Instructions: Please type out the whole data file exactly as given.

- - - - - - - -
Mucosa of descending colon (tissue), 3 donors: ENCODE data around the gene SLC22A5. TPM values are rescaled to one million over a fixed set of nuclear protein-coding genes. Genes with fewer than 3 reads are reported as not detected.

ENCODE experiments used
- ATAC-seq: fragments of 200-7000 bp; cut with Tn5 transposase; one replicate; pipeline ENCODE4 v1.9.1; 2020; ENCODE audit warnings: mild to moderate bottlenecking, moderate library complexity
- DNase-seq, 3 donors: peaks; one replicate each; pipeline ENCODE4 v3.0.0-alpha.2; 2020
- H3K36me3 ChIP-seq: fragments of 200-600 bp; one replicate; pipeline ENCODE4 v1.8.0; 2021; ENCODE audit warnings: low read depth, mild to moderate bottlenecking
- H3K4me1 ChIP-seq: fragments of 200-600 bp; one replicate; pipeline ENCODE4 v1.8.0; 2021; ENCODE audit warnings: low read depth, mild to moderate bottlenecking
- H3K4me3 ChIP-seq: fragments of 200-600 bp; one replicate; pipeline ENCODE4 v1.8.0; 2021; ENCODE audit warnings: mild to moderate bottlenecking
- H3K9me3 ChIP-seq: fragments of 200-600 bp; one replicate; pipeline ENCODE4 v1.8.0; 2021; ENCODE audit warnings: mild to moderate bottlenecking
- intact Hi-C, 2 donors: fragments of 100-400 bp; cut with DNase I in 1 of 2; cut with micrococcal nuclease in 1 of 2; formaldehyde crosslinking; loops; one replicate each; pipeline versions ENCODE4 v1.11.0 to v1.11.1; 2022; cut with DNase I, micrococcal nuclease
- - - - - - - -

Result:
Mucosa of descending colon (tissue), 3 donors: ENCODE data around the gene SLC22A5. TPM values are rescaled to one million over a fixed set of nuclear protein-coding genes. Genes with fewer than 3 reads are reported as not detected.

ENCODE experiments used
- ATAC-seq: fragments of 200-7000 bp; cut with Tn5 transposase; one replicate; pipeline ENCODE4 v1.9.1; 2020; ENCODE audit warnings: mild to moderate bottlenecking, moderate library complexity
- DNase-seq, 3 donors: peaks; one replicate each; pipeline ENCODE4 v3.0.0-alpha.2; 2020
- H3K36me3 ChIP-seq: fragments of 200-600 bp; one replicate; pipeline ENCODE4 v1.8.0; 2021; ENCODE audit warnings: low read depth, mild to moderate bottlenecking
- H3K4me1 ChIP-seq: fragments of 200-600 bp; one replicate; pipeline ENCODE4 v1.8.0; 2021; ENCODE audit warnings: low read depth, mild to moderate bottlenecking
- H3K4me3 ChIP-seq: fragments of 200-600 bp; one replicate; pipeline ENCODE4 v1.8.0; 2021; ENCODE audit warnings: mild to moderate bottlenecking
- H3K9me3 ChIP-seq: fragments of 200-600 bp; one replicate; pipeline ENCODE4 v1.8.0; 2021; ENCODE audit warnings: mild to moderate bottlenecking
- intact Hi-C, 2 donors: fragments of 100-400 bp; cut with DNase I in 1 of 2; cut with micrococcal nuclease in 1 of 2; formaldehyde crosslinking; loops; one replicate each; pipeline versions ENCODE4 v1.11.0 to v1.11.1; 2022; cut with DNase I, micrococcal nuclease